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Careers Café

Do I stay or do I go now? Sabbatical strategies

BY NICOLA KOPER | DEC 12 2011

You’re overworked. Swamped. Exhausted. You have five years of data filed that you’re just itching to get at. And finally, after years of struggle, you’re looking forward to the opportunity to catch up on everything that you’ve had to put aside while starting your academic career. You have a research leave, or sabbatical, coming up, and you’ve earned it. It’s like the light at the end of the tunnel.

So do you use that time to catch a breather and analyze those data? Or do you give yourself even more work by taking the opportunity to travel and collaborate with colleagues at some distance to your home university? I remember the temptation to settle back and just focus on writing and research. But just before my first sabbatical, a colleague close to retirement told me that the most important thing I could do was to take the opportunity to expose myself to new ideas. So I took his advice, and traveled to work out of another research facility for part of my sabbatical.

That turned out to be one of the most rewarding periods of my career. It was enormously rejuvenating to collaborate with new people. I came back to my university with new ideas and new perspectives on my research. I regained my enthusiasm for my subject. Most importantly, I came back a better teacher, researcher, and scientist, and thus my students and colleagues back at home also benefited from “the new me.” Now I’m hooked … I take every opportunity to visit other labs, and I really can’t put into words how much these visits have helped me. There are some things you just can’t do over Skype.

So is a traveling sabbatical right for you? I think the answer for most people is yes. I didn’t realize how jaded and run-down I had been before I traveled to another university during my sabbatical. And it was the travel that was important, not the break … I had spent several months at home before traveling but it was the trip that was inspiring. I suspect that I was not the first young academic to have forgotten some of the joy of learning. I regained that by working with new people in a new environment. I suspect that most young academics would benefit in the ways that I did.

I was reminded of the transformation that I underwent during an academic trip I recently returned from. I maintained and built on many of the research collaborations that I initiated during my sabbatical, and the last few weeks I took advantage of these partnerships to help me prepare a proposal that will take my research in a slightly new direction. Again, I came back rejuvenated and more knowledgeable about my research area. So I urge all the young academics out there to take advantage of research leaves and go somewhere new. I expect the benefits will far outweigh your expectations.

ABOUT NICOLA KOPER
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  1. Gunnar Ólafur Hansson / December 15, 2011 at 03:02

    This all sounds very rosy. However, as someone who just returned from a “stay-at-home” sabbatical leave (my first sabbatical), I simply cannot imagine how I would ever have been able to afford going anywhere for an extended period during that leave. Nor how I ever will be able to, in any of the precious few sabbaticals that lie in wait between this first one and retirement. After all, I am merely one-half of a dual-income household, we’ve got a hefty mortgage that will stay with us well into our old age, and are just managing to make ends meet as it is. There is absolutely no way we could ever have survived on just my sabbatical pay (80% of regular salary) if my wife had had to give up her job(s) in order for the family to be able to go gallivanting about with me to some exciting and no doubt intellectually stimulating places. I suppose I could have taken leave of my family for the better part of a year (“Buh-bye, I’m off to go think interesting thoughts; have fun managing without me!”), but that seems a big price to pay. After all, if there’s anything I would have thought a sabbatical would be good for, it’s for your spouse and children to get to see a little more of you–and in a less harried, distracted and sleep-deprived state. In short, I would *love* to go spend one or two terms at a different university during a sabbatical, but I’ll be damned if I think I can ever make that happen financially. So pray tell, you adventurous away-from-home sabbaticants: are you all single and childless, independently wealthy, or married to fellow academics with wonderfully synchronized sabbatical clocks?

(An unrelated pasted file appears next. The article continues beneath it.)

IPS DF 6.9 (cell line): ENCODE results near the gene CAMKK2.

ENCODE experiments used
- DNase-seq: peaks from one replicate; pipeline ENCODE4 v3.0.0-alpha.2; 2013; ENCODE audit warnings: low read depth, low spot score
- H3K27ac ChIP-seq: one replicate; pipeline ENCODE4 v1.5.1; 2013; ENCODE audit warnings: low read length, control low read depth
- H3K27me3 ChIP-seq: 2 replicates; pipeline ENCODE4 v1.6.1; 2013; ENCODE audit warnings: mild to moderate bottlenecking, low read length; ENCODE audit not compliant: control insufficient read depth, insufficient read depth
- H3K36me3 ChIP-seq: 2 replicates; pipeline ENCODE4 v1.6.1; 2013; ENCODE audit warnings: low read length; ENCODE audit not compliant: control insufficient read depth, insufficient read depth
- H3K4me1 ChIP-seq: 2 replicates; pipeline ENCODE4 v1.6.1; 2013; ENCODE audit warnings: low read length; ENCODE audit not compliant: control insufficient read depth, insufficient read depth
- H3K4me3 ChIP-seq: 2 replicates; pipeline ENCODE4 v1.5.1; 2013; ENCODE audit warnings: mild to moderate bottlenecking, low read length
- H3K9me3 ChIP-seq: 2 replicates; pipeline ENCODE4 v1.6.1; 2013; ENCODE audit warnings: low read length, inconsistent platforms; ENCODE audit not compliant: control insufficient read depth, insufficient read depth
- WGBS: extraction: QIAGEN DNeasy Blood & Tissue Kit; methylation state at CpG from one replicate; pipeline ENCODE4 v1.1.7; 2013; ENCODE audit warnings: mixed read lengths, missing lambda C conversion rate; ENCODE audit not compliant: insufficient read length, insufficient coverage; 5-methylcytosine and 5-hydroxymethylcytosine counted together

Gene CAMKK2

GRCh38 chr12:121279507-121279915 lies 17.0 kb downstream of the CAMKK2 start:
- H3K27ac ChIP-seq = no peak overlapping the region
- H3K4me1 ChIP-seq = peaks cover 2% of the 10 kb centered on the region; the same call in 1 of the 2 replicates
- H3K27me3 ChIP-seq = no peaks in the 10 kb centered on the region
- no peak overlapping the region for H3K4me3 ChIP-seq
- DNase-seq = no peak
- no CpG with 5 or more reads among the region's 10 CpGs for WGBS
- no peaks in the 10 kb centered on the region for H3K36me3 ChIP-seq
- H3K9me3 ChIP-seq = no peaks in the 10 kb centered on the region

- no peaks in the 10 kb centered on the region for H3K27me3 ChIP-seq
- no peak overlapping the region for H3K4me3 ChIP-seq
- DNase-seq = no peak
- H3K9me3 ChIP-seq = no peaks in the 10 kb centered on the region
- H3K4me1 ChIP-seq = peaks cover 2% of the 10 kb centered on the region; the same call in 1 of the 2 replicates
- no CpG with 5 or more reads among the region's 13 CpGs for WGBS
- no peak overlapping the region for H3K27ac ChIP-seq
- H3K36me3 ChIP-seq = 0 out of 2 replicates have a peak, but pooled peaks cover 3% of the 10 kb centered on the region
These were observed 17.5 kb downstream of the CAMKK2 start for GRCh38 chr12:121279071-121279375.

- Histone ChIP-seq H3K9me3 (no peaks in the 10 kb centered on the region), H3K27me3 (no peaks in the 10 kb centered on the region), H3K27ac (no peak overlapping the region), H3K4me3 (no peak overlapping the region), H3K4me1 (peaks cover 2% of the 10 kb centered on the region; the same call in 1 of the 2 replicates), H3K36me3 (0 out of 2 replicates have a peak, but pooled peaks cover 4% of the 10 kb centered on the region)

2. Jane / January 3, 2012 at 06:19

    There’s no need to be so bitter Hansson.

    I believe the author did said that she “urges all YOUNG academics” to go on a sabbatical leave. My take is that “young” academics are often people who are single and not tied down by either a spouse or children, unlike yourself.

  3. Gunnar Ólafur Hansson / January 4, 2012 at 17:31

    Apologies for sounding bitter! My comments were not rhetorical, I am genuinely curious about how people manage this aspect of their sabbaticals.

    As the second youngest faculty member in my department, and someone who just recently got tenure, I hope I can be forgiven for thinking of myself as a “young” academic. In my experience, most people are at least pushing 30 by the time they finish their PhD, if not already in their early 30s. Even if we assume that everyone is lucky enough to land a tenure-track position fresh out of grad school, then given that the first sabbatical leave usually doesn’t come until 6-7 years into such a position (that is, once tenure is in the bag), I would suspect that your average “young academic” about to go on their first sabbatical is going to be in their mid-to-late 30s. I would be very surprised if being both single and childless is the norm for that age group.